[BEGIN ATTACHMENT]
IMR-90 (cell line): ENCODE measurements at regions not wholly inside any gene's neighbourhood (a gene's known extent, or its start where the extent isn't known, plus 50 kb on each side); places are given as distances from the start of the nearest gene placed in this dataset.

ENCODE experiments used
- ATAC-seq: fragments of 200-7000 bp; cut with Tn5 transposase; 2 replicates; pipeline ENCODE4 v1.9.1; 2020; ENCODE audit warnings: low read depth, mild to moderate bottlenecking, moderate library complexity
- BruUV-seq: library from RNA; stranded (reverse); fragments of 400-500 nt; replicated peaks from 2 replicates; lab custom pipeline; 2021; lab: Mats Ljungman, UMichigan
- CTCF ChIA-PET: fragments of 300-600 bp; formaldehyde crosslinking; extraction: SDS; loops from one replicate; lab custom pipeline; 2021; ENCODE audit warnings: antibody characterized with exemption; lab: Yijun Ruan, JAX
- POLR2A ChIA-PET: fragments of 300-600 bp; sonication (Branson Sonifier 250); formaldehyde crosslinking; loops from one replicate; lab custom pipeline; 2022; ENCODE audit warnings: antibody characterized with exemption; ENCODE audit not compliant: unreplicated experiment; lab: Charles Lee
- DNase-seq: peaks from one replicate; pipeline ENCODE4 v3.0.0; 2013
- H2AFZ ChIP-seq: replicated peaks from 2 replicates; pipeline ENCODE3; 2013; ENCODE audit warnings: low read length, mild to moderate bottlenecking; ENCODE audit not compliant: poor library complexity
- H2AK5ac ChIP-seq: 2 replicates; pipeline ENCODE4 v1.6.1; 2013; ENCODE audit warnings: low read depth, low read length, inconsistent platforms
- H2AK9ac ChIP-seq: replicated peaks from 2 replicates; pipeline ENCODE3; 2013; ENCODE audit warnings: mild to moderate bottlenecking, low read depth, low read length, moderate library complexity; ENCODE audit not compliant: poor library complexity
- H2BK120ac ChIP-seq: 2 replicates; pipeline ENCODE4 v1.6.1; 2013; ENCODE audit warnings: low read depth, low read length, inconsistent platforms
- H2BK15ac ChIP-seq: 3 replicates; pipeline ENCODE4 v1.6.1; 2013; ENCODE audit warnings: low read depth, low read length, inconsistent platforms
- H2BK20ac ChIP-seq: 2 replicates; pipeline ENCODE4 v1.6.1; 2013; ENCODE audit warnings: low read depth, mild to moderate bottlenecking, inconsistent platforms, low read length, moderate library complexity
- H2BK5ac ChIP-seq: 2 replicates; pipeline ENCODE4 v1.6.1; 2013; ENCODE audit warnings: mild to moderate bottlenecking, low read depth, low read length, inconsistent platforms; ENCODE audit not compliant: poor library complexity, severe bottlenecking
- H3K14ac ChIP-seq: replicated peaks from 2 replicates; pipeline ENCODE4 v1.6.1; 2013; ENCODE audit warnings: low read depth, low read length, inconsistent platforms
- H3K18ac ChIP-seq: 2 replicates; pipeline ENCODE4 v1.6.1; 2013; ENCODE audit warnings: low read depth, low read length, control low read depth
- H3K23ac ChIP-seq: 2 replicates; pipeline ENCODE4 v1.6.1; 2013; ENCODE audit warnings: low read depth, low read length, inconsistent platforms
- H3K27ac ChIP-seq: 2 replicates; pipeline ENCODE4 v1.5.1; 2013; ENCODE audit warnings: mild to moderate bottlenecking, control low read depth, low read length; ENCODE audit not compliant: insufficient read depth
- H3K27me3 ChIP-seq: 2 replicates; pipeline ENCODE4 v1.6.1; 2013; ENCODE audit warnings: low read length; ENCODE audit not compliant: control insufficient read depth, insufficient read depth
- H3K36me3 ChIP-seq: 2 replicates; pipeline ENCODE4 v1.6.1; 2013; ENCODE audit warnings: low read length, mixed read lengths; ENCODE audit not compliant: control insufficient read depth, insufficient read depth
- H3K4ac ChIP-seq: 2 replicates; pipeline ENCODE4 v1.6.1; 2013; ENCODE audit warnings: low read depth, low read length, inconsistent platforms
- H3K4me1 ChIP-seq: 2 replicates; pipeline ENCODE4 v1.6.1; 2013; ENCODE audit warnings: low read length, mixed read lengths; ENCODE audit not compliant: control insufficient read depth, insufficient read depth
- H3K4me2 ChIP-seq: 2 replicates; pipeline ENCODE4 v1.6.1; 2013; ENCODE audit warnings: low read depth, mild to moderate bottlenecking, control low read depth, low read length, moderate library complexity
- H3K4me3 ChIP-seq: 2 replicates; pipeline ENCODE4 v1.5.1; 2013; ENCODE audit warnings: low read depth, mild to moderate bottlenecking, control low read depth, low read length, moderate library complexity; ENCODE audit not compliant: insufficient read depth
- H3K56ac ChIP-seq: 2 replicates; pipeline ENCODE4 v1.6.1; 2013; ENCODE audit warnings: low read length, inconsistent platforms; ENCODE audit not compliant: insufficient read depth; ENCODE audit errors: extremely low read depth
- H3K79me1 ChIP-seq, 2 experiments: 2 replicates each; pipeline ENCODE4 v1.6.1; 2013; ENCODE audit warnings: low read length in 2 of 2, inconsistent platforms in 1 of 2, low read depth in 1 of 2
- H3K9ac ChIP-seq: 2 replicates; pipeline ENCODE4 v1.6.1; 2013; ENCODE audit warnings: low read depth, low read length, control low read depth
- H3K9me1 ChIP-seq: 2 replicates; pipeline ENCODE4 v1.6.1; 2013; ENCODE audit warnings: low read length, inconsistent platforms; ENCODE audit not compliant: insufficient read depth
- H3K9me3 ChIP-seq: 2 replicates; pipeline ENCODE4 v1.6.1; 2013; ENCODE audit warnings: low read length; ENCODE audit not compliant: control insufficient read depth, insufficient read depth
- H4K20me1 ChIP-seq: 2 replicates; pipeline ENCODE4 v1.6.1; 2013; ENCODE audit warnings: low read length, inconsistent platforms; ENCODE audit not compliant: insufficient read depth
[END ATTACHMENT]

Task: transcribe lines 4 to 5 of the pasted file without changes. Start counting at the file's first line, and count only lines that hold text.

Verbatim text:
- BruUV-seq: library from RNA; stranded (reverse); fragments of 400-500 nt; replicated peaks from 2 replicates; lab custom pipeline; 2021; lab: Mats Ljungman, UMichigan
- CTCF ChIA-PET: fragments of 300-600 bp; formaldehyde crosslinking; extraction: SDS; loops from one replicate; lab custom pipeline; 2021; ENCODE audit warnings: antibody characterized with exemption; lab: Yijun Ruan, JAX